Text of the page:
Tin

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Tin
Name Tin
Symbol Sn
Atomic number 50
Atomic mass 118.710 amu
Normal state solid
Classification Metal
Number of Stable Isotopes 10
Date of discovery Tin has been known since ancient times
Name of discoverer Unknown
Name origin From the Latin stannum

Tin is a fairly common and useful metal. It can exist as two different allotropes near room temperature. Grey tin is not very useful, but above 55.76 °F (13.2 °C) it becomes white tin, which is widely useful. For this reason, antimony or bismuth are sometimes added to white tin so that it does not change.[1]

History

It's believed that people have been using tin for at least 5500 years, according to archaeological evidence. Tin is usually extracted from cassiterite (SnO2), which is mined primarily in Malaysia.[2] Although Tin was sometimes used by itself, copper was often alloyed with about 5 percent of tin it produced bronze, which was far more useful.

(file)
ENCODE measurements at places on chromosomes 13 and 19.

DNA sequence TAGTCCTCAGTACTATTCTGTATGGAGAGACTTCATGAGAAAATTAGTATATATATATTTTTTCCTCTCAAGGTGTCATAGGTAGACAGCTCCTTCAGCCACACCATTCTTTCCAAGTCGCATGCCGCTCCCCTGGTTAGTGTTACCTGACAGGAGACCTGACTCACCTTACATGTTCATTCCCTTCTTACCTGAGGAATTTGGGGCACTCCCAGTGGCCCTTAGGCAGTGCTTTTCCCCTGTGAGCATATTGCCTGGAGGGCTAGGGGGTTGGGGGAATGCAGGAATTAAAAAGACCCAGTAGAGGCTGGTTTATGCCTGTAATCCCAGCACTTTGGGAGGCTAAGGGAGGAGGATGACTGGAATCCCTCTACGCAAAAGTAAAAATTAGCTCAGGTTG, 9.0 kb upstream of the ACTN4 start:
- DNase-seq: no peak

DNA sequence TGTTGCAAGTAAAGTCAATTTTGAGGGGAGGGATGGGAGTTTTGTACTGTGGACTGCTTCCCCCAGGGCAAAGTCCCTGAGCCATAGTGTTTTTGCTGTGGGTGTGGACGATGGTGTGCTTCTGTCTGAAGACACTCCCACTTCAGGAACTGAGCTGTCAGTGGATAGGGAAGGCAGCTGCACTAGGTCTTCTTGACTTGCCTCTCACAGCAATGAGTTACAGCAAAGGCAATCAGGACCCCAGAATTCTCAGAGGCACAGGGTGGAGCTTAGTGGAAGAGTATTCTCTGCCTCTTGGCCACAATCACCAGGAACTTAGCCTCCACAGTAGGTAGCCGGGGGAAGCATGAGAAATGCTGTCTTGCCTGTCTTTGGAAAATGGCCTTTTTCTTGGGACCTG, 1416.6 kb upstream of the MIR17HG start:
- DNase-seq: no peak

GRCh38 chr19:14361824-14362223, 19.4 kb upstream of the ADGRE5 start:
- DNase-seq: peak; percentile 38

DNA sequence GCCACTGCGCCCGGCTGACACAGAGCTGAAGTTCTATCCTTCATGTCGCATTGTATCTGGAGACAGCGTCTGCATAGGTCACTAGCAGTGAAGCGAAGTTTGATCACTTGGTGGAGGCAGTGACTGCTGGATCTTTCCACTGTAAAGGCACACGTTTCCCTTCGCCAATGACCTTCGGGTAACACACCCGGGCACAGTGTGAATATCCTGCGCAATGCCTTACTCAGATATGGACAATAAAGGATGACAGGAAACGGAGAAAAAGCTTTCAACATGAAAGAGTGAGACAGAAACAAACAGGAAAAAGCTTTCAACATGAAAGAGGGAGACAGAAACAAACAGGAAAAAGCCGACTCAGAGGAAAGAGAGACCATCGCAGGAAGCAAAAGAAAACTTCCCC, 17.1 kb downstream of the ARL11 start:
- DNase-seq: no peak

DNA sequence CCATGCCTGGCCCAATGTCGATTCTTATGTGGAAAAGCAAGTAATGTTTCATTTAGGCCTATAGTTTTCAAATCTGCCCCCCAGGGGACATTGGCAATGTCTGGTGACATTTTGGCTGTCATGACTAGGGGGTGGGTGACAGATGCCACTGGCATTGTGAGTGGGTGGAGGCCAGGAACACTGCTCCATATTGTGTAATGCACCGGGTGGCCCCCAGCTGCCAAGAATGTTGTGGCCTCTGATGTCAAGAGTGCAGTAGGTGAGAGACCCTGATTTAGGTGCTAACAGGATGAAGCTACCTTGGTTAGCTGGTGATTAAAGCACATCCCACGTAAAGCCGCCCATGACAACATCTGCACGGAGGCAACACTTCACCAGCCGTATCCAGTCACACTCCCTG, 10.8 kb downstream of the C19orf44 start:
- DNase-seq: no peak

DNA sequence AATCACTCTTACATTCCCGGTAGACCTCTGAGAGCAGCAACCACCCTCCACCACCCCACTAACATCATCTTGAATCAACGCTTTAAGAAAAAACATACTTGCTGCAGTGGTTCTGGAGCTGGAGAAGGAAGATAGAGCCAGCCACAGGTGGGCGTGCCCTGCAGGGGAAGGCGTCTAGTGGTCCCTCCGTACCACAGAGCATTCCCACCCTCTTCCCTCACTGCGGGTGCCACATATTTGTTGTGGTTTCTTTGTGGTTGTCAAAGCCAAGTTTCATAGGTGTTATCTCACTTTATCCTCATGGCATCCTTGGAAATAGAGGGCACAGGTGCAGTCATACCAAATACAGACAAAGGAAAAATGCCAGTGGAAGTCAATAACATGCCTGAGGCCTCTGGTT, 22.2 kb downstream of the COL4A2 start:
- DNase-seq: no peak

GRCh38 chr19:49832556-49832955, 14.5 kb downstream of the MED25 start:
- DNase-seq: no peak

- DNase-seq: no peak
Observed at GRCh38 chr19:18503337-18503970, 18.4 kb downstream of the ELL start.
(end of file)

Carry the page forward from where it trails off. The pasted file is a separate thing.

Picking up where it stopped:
Uses

Pure Uses

Tin is used as protective coating on some other metals. For example, "tin" food cans are actually made of steel, and coated with tin.[3]

Molecules, Mixes, and Alloys

Tin salts are used in the Pilkington process, which is used to manufacture window glass. Tin(IV) oxide is used for ceramics and gas sensors. Tin(II) chloride is a reducing agent and a mordant for dyeing calico and silk.[4] A compound containing tin, Zinc stannate (ZnSnO3 or Zn2SnO4), is used as a fire-retardant in plastic materials.[5] Specially prepared Zinc Stannate films also have the unusual and useful property of conducting electricity while being transparent to light.[6]

References